Russell Moore on Why Wheaton College Suspended Prof. for Saying Muslims, Christians Worship Same God

(Photo: Screengrab/ABC 7)Wheaton College students protesting the school's decision to suspend tenured professor Larycia Hawkins on December 16, 2015.

During an interview with NPR, Russell Moore of the Southern Baptist Convention's Ethics & Religious Liberties Commission commented on Wheaton College's suspension of tenured political science professor Larycia Hawkins after she wrote in a Facebook post that Muslims and Christians "worship the same God."

"As an Evangelical Christian, I believe that one worships God only through Jesus Christ," Moore said in the interview Sunday, after host Michel Martin said that Hawkins quoted Pope Francis as saying that Muslims and Christians worship the same God.

"Is that a foundational belief among Muslims and Christians, to your knowledge?" the host asked.

Moore responded by narrating a conversation he once had with a Muslim scholar. "She and I were on a panel together. And someone in the audience stood up and said, 'why can't you just stop all of this debating and just say you worship God your way and I worship God my way?' And the Muslim scholar turned to me and said, 'who is God to you?' And I said, God is Father, Son and Holy Spirit incarnate in the person of Jesus Christ. And she said, 'well, I can't go there because I believe that Allah is one.'"

Moore said the person in the audience was really trying to impose a "vague spirituality." "And I think it's much more fruitful for us to have honest conversations about where we differ, as well as where we agree."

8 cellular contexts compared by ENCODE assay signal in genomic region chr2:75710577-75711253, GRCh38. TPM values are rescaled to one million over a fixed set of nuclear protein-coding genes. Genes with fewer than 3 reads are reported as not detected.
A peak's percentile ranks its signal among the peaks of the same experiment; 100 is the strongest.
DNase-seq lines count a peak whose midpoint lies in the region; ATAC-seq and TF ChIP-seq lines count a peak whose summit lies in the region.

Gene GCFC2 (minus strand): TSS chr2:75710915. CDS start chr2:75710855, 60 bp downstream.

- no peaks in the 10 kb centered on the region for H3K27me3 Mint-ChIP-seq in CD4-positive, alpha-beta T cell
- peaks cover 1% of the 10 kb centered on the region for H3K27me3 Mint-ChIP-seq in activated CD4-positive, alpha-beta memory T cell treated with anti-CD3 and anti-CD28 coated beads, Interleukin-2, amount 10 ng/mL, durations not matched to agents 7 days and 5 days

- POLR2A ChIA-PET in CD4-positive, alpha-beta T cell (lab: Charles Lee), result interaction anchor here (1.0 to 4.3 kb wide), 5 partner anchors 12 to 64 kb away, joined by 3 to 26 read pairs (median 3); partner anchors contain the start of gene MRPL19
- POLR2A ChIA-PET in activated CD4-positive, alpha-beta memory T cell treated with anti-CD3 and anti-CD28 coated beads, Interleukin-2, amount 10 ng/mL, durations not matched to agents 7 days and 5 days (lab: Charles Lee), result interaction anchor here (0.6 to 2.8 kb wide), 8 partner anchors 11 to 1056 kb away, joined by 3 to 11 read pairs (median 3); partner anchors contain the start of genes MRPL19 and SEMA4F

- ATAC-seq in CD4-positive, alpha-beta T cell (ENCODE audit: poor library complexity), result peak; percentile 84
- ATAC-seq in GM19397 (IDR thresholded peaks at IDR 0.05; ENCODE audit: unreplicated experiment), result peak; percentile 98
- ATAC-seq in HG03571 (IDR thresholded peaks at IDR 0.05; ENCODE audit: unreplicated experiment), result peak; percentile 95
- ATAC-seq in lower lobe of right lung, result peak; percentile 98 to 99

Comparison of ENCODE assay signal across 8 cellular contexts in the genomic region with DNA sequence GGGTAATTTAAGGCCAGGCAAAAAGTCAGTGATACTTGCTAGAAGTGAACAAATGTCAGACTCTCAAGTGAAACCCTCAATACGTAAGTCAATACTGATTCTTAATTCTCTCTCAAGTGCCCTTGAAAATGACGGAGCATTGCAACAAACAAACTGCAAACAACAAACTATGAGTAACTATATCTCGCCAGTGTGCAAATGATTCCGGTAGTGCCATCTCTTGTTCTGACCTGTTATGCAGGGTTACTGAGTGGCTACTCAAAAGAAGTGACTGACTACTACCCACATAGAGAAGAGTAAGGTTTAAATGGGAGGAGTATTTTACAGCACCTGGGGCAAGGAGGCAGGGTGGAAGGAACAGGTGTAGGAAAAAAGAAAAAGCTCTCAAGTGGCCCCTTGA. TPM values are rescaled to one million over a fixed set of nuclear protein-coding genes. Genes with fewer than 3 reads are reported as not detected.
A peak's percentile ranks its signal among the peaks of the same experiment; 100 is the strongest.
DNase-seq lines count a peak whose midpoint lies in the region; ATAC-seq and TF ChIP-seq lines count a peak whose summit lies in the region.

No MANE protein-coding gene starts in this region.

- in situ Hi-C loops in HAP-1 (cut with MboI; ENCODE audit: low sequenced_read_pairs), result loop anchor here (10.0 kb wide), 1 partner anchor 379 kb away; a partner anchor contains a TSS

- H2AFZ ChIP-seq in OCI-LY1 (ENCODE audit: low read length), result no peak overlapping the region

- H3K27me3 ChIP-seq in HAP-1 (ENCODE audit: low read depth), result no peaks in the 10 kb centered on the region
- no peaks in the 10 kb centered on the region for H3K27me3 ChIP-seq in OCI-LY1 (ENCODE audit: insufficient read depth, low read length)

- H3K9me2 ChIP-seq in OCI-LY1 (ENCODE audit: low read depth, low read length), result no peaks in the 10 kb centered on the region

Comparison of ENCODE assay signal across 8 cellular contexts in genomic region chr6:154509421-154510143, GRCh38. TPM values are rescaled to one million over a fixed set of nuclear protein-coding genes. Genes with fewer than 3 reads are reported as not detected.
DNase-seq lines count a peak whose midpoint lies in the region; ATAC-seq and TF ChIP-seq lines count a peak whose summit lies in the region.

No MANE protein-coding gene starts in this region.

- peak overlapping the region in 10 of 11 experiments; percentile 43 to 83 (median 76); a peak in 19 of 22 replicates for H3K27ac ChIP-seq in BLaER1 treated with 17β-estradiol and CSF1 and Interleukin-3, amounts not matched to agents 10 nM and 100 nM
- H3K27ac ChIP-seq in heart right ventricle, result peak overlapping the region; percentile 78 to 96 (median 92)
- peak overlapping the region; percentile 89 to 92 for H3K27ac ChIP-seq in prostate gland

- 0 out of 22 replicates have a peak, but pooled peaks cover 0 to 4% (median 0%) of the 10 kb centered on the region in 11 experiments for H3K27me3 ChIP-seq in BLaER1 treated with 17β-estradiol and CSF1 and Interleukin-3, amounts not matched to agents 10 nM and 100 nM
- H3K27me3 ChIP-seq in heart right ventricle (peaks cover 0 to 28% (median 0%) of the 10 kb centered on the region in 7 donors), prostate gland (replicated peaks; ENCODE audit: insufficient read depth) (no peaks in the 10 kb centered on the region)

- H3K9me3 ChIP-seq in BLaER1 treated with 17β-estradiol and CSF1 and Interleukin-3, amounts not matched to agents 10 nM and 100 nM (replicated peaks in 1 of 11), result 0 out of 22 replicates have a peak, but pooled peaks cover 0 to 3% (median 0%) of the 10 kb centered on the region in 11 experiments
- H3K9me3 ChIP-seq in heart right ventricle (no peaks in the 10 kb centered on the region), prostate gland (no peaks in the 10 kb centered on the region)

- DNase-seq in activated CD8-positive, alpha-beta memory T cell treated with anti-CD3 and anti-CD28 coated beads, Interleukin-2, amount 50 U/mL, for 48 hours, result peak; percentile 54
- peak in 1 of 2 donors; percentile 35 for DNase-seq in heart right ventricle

Hawkins, who has taught at the Wheaton, Illinois, institution since 2007, announced on her Facebook page on Dec. 10 that she was going to wear a hijab throughout the Advent to show solidarity with Muslims. "I stand in religious solidarity with Muslims because they, like me, a Christian, are people of the book. And as Pope Francis stated last week, we worship the same God," she wrote.

Moore added that making the distinction doesn't come from hostility toward the Muslim people. "To be an Evangelical, we have to hold to the Gospel, which means an understanding of the distinctiveness and uniqueness of Jesus Christ."

Moore continued that if a Muslim institution had a professor who wanted to stand in solidarity with ancient Christian communities being persecuted, there would be no problem with that. "But if that Muslim professor said, we all worship Jesus Christ as God in the flesh, the Muslim institution would have every right to say you're not speaking as a Muslim anymore. That's what's going on at Wheaton College."

After Hawkins' Facebook post, the higher education institution released a statement saying that she was being placed on administrative leave pending a review of the "theological implications" behind her comments.

"In response to significant questions regarding the theological implications of statements that associate professor of political science Larycia Hawkins has made about the relationship of Christianity to Islam, Wheaton College has placed her on administrative leave, pending the full review to which she is entitled as a tenured faculty member," the statement read.

Later, Hawkins wrote in another Facebook post: "Whether or not you find this position, one held for centuries by countless Christians (church fathers, saints, and regular Christian folk like), to be valid, I trust that we can peacefully disagree on theological points and affirm others like the Triune God (albeit there are differences here as well — Athanasian Creed, anyone?), the virgin birth (or Immaculate Conception depending on your persuasion), and the Resurrection. Let there be unity in our diversity of views about all of the above."